This Is the Best Podcast We’ve Heard About Health
‘Maintenance Phase’ hosts Aubrey Gordon and Michael Hobbes are tackling everything from Halo Top ice cream to the war on obesity
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Considering there are over two million podcasts out there, it’s hard to believe that a relatively new one launched by two noncelebrities could reach the top of the charts. But Maintenance Phase, a show dedicated to “debunking the junk science behind health fads, wellness scams, and nonsensical nutrition advice,” according to the show description, has done just that. Hosted by Seattle-based writer Aubrey Gordon, who until last year published anonymously under the pseudonym Your Fat Friend, and Berlin-based journalist Michael Hobbes, the podcast is currently ranked third in Apple’s Health and Fitness category and is placed in the top 75 overall.
Maintenance Phase doesn’t just offer a new take on the same old self-help advice—it looks closely at how these tips and trends have actually impacted people. The hosts’ approach to research is one part investigative journalism, one part Wikipedia rabbit hole. “One of us spends probably two weeks full-time researching each episode,” Hobbes says. They’ll read a book or two, anywhere from 20 to 60 academic articles, and various media stories in order to present a complete picture of a diet (like Weight Watchers), wellness trend (i.e., celery juice), or lifestyle guru (Dr. Oz or Oprah). Then one of them will present their findings to the other on the air.
Both are great storytellers and quick with humor, so it feels less like a lecture and more like eavesdropping on two smart and enthusiastic friends. “I love listening to other podcasts like that, with somebody who has a real passion for an issue presenting it to someone else,” Hobbes says. “It’s also nice to just experience two friends bouncing off of each other, having inside jokes, and constructively analyzing an idea.” Gordon and Hobbes don’t present any topic as black-and-white, which they think the format of audio facilitates more than than written stories. “There’s just more room for the kind of nuance and couching that happens in conversation with friends,” Gordon says.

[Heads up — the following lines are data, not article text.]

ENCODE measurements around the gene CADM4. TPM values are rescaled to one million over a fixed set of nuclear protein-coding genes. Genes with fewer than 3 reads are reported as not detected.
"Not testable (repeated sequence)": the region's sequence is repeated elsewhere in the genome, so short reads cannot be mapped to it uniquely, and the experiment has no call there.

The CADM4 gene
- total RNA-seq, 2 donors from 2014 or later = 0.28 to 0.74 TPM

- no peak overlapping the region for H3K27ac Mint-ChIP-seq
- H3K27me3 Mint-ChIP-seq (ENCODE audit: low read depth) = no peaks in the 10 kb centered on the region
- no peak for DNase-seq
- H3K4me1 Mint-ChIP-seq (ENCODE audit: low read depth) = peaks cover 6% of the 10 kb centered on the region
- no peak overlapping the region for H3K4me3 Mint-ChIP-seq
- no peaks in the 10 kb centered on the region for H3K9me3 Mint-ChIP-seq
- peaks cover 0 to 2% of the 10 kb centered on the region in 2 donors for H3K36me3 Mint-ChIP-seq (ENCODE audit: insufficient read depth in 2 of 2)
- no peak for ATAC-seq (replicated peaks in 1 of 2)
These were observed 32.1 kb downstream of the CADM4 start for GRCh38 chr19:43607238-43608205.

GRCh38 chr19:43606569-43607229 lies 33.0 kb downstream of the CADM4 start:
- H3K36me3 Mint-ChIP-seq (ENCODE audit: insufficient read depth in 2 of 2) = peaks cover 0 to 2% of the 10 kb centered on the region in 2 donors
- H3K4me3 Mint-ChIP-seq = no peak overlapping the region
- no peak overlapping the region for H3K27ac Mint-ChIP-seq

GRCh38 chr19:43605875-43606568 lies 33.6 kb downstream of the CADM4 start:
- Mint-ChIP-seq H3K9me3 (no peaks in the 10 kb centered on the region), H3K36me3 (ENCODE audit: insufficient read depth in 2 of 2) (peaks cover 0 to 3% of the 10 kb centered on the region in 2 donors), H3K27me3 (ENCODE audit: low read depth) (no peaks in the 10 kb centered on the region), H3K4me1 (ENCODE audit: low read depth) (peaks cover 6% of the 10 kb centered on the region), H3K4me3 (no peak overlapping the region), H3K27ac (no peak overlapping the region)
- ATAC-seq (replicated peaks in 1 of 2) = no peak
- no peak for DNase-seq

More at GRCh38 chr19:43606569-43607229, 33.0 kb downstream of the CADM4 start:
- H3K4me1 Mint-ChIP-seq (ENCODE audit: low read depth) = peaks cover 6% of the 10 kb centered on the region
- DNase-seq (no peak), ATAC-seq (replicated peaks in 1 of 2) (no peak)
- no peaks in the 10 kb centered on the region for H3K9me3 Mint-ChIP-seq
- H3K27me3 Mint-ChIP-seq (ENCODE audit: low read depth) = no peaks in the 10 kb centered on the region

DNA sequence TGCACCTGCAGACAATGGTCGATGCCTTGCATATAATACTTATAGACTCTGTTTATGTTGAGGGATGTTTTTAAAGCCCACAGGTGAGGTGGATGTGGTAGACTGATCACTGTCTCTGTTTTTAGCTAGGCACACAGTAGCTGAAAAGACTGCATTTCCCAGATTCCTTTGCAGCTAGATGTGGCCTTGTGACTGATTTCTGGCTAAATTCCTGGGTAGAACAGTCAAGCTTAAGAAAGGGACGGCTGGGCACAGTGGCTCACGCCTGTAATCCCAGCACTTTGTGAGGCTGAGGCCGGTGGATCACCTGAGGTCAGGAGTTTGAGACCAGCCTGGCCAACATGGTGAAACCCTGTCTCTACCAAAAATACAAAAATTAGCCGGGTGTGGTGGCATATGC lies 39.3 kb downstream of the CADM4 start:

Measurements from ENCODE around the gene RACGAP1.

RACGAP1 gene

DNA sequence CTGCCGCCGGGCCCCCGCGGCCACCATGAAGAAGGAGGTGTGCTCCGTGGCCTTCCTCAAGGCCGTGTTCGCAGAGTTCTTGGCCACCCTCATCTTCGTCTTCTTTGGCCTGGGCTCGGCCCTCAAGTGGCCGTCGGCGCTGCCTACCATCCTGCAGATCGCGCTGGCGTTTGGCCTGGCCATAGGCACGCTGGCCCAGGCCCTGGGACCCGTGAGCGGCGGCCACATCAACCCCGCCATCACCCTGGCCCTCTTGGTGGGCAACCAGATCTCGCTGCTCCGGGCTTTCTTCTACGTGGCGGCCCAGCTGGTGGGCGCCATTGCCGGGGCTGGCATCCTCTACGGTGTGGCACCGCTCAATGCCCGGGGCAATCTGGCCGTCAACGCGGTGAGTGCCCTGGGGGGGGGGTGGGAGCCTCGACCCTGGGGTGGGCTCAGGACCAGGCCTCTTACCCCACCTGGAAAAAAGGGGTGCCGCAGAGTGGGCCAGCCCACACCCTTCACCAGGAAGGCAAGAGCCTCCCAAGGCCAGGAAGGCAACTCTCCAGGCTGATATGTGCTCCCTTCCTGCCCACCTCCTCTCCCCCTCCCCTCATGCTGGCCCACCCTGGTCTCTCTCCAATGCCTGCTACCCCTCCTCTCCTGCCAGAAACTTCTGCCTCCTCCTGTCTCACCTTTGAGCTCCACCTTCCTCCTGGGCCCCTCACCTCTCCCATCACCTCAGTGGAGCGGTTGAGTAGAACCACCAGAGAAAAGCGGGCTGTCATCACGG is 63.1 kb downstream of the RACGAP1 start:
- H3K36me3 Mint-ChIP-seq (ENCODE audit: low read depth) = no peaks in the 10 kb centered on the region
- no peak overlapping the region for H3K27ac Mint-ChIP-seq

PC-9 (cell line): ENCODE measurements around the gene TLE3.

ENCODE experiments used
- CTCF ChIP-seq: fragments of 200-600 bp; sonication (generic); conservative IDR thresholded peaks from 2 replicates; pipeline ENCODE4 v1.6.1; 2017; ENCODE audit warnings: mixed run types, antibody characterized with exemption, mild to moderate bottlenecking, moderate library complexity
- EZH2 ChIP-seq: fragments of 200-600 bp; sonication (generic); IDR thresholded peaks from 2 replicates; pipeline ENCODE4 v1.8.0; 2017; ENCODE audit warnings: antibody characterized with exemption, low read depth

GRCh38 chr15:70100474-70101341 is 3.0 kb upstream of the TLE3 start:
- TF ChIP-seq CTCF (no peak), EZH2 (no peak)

At a time when so many popular podcasts are either deeply reported true-crime stories or totally off-the-cuff conversations, it’s nice to tune in to something that mixes both research and personality. Gordon, a self-described “fat, white, queer cis lady” talks about her experiences with eating disorders, weight-loss drugs, and Weight Watchers meetings. Hobbes describes watching his mother repeatedly try and fail to lose weight. And although the subject matter is often serious, the show itself is funny. Each episode starts with a quick intro that foreshadows what’s to come. Sometimes they’re lighthearted: “Welcome to Maintenance Phase, the podcast that butters your coffee.” (The topic was keto.) An episode titled “Is Being Fat Bad for You?” kicked off with: “Welcome to Maintenance Phase, the podcast that’s [yelling] just concerned about your health!”
That’s a universal excuse given by people who believe they have the right to comment on fat bodies, as Gordon—and every other fat person—well knows. Almost every listener has likely been on either the giving or receiving end of the line, and approaching such a loaded topic with some humor makes it feel safer for all. The jokes work because they don’t come at the expense of fat people (or any bullied group) and because Hobbes and Gordon can gracefully transition from humor to humanizing vulnerability and thoughtful criticism.
In an episode called “The Obesity Epidemic,” they joke about news stations’ tendency to pair segments about obesity with neck-down footage of fat people walking around. “The only place in American life where you see that many headless torsos are local news segments about obesity and Grindr,” Hobbes says. Then Gordon opens up about her own experience as a fat person tuning in to those news segments of headless fat people. “I spent a good 10 to 15 years watching that B-roll, and I would often tear up watching it, because—oh, I might tear up now—because I was looking for myself.” Listeners in thinner bodies may never have considered how dehumanizing it is to be filmed without their consent as an example of poor health by a cameraman who doesn’t actually know a thing about their health.